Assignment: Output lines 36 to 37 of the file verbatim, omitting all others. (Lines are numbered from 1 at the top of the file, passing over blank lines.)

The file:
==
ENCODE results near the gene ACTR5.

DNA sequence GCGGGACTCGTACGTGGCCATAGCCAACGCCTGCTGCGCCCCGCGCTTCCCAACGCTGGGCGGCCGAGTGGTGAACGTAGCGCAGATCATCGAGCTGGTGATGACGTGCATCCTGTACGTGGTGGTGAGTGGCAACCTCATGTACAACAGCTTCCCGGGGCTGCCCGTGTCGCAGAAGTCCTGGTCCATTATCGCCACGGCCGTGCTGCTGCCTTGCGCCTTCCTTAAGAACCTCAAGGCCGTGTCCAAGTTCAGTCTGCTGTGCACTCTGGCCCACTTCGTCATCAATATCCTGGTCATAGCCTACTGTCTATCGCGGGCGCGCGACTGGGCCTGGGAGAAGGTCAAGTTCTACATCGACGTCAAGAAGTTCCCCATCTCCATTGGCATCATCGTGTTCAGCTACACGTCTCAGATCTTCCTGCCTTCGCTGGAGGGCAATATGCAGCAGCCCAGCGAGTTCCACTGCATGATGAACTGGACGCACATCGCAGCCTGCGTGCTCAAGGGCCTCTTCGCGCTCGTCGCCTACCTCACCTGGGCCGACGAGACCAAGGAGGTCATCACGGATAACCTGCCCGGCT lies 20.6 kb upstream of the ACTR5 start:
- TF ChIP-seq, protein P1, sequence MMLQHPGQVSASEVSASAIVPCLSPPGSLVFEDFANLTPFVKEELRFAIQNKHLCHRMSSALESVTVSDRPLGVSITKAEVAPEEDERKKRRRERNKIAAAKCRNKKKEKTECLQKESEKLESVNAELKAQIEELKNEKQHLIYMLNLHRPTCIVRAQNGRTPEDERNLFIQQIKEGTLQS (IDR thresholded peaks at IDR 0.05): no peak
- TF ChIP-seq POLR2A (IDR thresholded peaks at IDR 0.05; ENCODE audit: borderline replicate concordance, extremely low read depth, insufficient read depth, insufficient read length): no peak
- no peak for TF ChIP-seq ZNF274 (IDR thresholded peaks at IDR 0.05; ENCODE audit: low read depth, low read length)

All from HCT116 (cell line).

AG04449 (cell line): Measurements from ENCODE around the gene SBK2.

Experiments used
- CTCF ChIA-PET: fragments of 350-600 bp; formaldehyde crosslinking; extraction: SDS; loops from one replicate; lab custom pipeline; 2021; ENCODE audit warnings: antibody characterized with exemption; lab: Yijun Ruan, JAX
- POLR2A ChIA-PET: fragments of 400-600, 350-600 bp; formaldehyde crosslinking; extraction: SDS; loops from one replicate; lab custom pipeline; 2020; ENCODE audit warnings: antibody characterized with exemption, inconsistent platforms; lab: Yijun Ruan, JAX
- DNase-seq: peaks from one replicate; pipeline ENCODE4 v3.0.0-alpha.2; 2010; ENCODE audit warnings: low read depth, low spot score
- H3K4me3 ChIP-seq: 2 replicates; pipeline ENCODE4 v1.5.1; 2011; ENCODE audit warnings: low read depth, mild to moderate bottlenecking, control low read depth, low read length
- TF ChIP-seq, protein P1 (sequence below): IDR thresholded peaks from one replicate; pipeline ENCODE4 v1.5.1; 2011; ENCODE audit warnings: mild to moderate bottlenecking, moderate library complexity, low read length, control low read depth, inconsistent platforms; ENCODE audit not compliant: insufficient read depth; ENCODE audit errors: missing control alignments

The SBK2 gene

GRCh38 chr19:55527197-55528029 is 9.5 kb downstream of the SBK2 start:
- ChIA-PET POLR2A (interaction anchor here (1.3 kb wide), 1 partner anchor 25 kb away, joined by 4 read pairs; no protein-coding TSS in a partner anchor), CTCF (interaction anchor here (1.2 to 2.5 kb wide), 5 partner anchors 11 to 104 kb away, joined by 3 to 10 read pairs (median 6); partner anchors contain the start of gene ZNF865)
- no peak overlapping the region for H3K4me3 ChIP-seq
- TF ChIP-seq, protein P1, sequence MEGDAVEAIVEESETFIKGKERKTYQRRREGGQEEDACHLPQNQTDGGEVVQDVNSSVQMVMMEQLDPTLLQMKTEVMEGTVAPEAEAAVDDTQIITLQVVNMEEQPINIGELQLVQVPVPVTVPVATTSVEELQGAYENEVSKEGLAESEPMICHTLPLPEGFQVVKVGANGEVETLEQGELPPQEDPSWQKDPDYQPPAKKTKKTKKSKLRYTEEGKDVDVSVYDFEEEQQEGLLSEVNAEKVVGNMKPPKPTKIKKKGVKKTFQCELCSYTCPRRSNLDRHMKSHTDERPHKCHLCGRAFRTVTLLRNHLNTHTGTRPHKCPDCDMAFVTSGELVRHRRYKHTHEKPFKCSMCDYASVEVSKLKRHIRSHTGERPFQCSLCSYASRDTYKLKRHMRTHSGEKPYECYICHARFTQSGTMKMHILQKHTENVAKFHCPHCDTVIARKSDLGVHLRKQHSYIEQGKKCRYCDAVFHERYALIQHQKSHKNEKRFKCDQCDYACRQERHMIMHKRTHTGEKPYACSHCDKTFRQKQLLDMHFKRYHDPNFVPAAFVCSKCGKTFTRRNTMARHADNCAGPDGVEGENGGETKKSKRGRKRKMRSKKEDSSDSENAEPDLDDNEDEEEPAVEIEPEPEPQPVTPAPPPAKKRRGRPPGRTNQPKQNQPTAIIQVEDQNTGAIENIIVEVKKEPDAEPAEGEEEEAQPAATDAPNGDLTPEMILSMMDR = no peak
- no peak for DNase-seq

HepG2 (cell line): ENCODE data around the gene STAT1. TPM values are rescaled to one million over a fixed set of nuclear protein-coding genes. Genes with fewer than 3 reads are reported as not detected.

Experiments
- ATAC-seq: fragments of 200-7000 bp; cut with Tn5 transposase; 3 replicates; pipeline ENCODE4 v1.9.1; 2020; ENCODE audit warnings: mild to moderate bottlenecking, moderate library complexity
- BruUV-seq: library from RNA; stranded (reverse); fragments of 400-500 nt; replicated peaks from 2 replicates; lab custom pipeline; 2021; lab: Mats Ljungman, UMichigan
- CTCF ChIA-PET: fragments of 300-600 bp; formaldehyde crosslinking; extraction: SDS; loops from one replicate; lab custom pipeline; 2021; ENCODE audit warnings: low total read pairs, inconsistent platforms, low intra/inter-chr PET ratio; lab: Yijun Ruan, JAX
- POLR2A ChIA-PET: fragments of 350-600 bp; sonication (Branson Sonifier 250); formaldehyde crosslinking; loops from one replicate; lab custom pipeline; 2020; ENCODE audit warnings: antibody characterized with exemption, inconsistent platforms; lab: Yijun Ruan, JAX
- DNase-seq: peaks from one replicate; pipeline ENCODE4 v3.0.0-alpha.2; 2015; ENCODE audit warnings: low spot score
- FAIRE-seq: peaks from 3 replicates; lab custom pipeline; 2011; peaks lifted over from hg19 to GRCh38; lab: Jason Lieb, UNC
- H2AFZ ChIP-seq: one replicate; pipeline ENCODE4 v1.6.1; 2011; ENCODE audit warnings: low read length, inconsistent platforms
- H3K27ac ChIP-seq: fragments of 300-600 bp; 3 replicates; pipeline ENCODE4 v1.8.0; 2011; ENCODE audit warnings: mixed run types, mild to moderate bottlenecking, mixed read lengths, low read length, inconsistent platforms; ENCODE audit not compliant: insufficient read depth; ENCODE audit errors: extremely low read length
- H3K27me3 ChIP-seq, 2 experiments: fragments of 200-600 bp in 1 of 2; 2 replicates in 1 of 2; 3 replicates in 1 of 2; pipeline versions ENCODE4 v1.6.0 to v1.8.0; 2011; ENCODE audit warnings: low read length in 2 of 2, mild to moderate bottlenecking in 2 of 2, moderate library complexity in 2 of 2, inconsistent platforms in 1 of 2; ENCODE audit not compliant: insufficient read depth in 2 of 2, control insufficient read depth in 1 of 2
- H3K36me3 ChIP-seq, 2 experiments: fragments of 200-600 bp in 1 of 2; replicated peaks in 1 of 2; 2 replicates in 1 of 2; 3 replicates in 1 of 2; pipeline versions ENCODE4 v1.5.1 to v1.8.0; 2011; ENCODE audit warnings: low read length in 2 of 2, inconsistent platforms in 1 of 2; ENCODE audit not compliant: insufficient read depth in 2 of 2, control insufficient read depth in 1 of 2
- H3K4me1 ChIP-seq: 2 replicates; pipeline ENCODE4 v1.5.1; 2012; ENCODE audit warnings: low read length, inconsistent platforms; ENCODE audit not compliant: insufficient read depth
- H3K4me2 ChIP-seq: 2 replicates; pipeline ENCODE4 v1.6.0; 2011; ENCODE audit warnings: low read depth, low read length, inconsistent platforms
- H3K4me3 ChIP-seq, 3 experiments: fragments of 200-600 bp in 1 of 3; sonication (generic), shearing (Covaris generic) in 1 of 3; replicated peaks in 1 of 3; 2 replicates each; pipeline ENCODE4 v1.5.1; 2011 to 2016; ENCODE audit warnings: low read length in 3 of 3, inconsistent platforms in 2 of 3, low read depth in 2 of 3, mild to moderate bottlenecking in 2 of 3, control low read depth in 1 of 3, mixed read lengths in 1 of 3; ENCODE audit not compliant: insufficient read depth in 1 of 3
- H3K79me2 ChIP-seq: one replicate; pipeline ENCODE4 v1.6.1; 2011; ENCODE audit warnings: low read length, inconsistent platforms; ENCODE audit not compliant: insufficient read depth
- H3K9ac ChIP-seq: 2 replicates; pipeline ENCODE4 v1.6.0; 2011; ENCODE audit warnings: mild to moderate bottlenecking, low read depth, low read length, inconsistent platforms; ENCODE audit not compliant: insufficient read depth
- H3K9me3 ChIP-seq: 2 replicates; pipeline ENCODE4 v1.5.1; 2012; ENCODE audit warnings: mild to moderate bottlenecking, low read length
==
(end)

- H3K9ac ChIP-seq: 2 replicates; pipeline ENCODE4 v1.6.0; 2011; ENCODE audit warnings: mild to moderate bottlenecking, low read depth, low read length, inconsistent platforms; ENCODE audit not compliant: insufficient read depth
- H3K9me3 ChIP-seq: 2 replicates; pipeline ENCODE4 v1.5.1; 2012; ENCODE audit warnings: mild to moderate bottlenecking, low read length